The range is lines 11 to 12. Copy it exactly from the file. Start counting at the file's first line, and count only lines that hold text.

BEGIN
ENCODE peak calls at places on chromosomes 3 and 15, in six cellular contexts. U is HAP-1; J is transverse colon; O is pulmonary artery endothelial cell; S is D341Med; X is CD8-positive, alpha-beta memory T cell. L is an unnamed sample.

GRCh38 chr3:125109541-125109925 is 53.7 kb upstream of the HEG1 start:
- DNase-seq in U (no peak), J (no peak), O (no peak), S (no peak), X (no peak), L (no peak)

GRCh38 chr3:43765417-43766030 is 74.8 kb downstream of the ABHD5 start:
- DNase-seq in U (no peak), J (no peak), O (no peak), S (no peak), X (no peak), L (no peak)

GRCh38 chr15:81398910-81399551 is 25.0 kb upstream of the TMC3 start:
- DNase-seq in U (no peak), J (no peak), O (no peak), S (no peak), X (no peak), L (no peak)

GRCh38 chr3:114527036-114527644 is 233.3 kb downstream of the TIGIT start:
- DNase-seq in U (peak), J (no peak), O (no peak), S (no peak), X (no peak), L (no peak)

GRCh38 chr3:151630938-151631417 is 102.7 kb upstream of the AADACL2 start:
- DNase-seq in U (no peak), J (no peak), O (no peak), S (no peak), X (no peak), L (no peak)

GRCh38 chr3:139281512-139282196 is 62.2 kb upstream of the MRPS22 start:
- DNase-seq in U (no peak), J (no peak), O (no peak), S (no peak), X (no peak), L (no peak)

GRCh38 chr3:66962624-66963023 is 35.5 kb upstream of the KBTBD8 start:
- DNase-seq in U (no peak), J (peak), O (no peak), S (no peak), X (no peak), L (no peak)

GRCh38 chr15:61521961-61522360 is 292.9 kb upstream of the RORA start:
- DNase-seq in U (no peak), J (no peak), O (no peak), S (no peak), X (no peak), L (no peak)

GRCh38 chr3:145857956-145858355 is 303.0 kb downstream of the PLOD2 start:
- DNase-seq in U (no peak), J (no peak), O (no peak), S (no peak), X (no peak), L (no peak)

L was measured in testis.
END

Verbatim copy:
- DNase-seq in U (no peak), J (no peak), O (no peak), S (no peak), X (no peak), L (no peak)

GRCh38 chr3:139281512-139282196 is 62.2 kb upstream of the MRPS22 start: